How does a plague of locusts begin? Researchers are looking for triggers

Locusts swarm on a dry field

Image: Texas A&M AgriLife

Throughout history, humans have suffered from the devastation caused by locust swarms of biblical proportions. A Texas A&M University entomologist is trying to pinpoint the cause that triggers the insects’ swarming behavior.

The entomologist, Hojun Song, published his work in the June 30 edition of Research Features. Song is an associate professor in the Department of Entomology.

“Locust swarms are a severe threat to agriculture and food security,” Song said. “Our research focuses on understanding how and why locust swarms occur, which is crucial if we are to develop effective control methods.”

Desert locusts found in Africa and the Middle East are among the major culprits to widespread famine in their native lands due to the speed in which they can mobilize and travel great distances and because of their sheer numbers while doing so.

Song said a large locust plague can fit 150 million insects in an area less than an acre. That many locusts can eat as much as 10 elephants or 2,500 people in a single day.

Desert locusts affect an estimated 20 percent of the world, Song writes in his article.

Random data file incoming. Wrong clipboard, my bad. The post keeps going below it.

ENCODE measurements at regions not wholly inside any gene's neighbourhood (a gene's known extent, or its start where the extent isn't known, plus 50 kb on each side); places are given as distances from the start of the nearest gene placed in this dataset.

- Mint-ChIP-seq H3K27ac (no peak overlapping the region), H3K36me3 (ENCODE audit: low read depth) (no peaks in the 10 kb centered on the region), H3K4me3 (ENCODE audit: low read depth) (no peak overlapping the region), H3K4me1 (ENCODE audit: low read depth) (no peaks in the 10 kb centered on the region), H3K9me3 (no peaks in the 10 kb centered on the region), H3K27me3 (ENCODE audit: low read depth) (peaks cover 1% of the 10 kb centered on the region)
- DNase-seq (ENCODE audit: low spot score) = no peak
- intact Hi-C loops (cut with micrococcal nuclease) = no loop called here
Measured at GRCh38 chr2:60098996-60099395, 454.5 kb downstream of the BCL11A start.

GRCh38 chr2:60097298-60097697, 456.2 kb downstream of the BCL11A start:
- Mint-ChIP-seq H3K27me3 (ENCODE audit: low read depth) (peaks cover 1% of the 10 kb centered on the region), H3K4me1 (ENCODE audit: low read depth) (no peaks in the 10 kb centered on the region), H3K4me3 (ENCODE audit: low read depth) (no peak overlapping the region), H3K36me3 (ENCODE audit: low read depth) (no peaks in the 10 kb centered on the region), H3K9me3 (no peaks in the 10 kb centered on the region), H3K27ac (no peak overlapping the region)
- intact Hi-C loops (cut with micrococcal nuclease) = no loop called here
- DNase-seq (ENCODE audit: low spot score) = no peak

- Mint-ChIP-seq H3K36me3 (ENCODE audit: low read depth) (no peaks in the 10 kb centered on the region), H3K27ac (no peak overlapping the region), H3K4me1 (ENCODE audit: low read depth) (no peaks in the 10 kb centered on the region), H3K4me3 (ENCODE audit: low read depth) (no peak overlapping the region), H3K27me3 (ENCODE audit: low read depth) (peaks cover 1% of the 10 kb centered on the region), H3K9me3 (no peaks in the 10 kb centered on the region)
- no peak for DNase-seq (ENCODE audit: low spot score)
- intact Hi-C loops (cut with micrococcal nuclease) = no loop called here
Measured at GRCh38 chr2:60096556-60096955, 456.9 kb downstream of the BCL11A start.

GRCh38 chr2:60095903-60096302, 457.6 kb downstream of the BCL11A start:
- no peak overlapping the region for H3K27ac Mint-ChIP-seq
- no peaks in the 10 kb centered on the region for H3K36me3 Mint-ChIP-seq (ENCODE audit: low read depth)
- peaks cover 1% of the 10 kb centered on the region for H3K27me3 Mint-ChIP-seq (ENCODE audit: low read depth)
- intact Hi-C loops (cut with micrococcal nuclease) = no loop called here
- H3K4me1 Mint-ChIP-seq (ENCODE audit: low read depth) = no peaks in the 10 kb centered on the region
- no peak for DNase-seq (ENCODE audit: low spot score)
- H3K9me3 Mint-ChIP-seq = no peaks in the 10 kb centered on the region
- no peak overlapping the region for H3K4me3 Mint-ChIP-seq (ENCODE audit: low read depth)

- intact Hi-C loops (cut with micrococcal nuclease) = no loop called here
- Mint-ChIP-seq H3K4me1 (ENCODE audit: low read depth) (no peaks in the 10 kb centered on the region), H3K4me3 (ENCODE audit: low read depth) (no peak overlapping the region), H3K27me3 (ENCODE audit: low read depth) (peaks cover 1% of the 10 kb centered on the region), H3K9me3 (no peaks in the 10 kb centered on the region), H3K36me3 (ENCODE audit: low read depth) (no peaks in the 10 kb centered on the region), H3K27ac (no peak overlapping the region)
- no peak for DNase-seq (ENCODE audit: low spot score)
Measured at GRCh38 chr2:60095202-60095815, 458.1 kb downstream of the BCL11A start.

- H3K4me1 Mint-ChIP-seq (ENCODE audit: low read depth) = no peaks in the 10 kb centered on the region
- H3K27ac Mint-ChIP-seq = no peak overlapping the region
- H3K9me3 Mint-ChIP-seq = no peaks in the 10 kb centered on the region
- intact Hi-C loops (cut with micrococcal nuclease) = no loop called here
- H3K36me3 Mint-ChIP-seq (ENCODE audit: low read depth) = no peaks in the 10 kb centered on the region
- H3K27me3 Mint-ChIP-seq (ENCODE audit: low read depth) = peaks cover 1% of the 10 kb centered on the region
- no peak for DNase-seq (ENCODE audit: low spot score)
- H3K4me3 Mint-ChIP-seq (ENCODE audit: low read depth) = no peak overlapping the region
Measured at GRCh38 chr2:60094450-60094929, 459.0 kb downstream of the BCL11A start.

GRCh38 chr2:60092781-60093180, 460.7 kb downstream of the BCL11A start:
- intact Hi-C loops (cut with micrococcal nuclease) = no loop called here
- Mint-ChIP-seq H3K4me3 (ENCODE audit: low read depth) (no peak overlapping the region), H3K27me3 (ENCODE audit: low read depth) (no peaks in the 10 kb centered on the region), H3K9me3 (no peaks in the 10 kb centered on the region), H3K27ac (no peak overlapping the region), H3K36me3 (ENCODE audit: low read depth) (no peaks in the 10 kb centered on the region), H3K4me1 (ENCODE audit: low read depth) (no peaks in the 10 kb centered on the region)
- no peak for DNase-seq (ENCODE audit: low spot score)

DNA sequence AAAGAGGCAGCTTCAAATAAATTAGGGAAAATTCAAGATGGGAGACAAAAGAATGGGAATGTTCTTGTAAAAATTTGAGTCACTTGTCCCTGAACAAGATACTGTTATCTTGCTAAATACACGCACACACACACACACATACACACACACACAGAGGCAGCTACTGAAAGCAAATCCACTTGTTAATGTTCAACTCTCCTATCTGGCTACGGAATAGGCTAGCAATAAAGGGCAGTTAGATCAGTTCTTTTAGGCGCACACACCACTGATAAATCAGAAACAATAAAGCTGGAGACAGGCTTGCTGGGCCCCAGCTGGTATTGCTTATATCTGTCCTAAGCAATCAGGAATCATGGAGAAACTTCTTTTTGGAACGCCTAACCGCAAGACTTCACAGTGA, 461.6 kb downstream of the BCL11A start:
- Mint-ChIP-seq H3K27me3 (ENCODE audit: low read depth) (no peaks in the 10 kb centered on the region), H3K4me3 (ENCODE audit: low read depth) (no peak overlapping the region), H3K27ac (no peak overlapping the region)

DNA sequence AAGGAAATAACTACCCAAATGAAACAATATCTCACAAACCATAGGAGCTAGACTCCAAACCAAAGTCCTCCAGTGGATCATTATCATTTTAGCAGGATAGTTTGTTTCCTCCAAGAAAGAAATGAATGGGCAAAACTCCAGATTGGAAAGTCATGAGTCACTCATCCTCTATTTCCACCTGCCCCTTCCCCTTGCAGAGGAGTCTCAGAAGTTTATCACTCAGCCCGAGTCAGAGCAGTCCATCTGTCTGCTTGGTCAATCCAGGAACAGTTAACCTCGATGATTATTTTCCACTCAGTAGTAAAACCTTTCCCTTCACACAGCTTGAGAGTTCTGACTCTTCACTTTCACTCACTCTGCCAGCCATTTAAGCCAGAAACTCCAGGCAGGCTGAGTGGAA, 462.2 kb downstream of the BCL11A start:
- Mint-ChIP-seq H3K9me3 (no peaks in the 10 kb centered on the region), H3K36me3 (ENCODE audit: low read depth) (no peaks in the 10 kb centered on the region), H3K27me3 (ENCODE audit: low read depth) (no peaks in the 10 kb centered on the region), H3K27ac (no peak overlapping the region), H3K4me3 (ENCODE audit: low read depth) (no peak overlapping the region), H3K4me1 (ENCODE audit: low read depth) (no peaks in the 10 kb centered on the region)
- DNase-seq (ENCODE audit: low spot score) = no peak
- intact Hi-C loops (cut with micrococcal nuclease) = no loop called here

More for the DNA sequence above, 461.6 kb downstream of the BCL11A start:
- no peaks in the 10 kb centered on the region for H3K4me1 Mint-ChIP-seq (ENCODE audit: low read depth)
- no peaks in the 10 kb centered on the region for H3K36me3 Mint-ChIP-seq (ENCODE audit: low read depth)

When populations of desert locusts increase, the insects can change their physical appearance and behavior, a phenomenon called locust phase polyphenism. Bad things start to happen quickly when that occurs, he said. “When populations are low, desert locusts are bright green and are repelled by each other; but when populations increase, at a certain point they become attracted to each other and form large mobile units or swarms. The individuals start to grow, and their metabolic rate increases all the while developing conspicuous coloration.”

In laboratory rearing experiments involving a number of species in both isolation and crowded studies, Song and his students made some observations as the various species numbers grew and populations became crowded.

While much is known about the desert locust through years of research, it’s not clear if that research can be directly applied to other swarming locust species. So Song and his team developed another model system to understand the locust phase polyphenism on a molecular level on another serious locust pest species.

He and his team visited Yucatan, Mexico, in 2015 to collect the Central American locust S. piceifrons, one of the most damaging insect pests in Mexico and Central America. And even though it swarms almost annually, not much is known about its behavior.

Through his studies of captive populations of the Central American locust, Song and his team of students learned that many genes important for metabolism, the immune system and cellular processes associated with the phase change appear to be very different in the Central American locust in comparison with their closely related non-swarming brethren.

More at Texas A&M AgriLife and the College of Agriculture and Life Sciences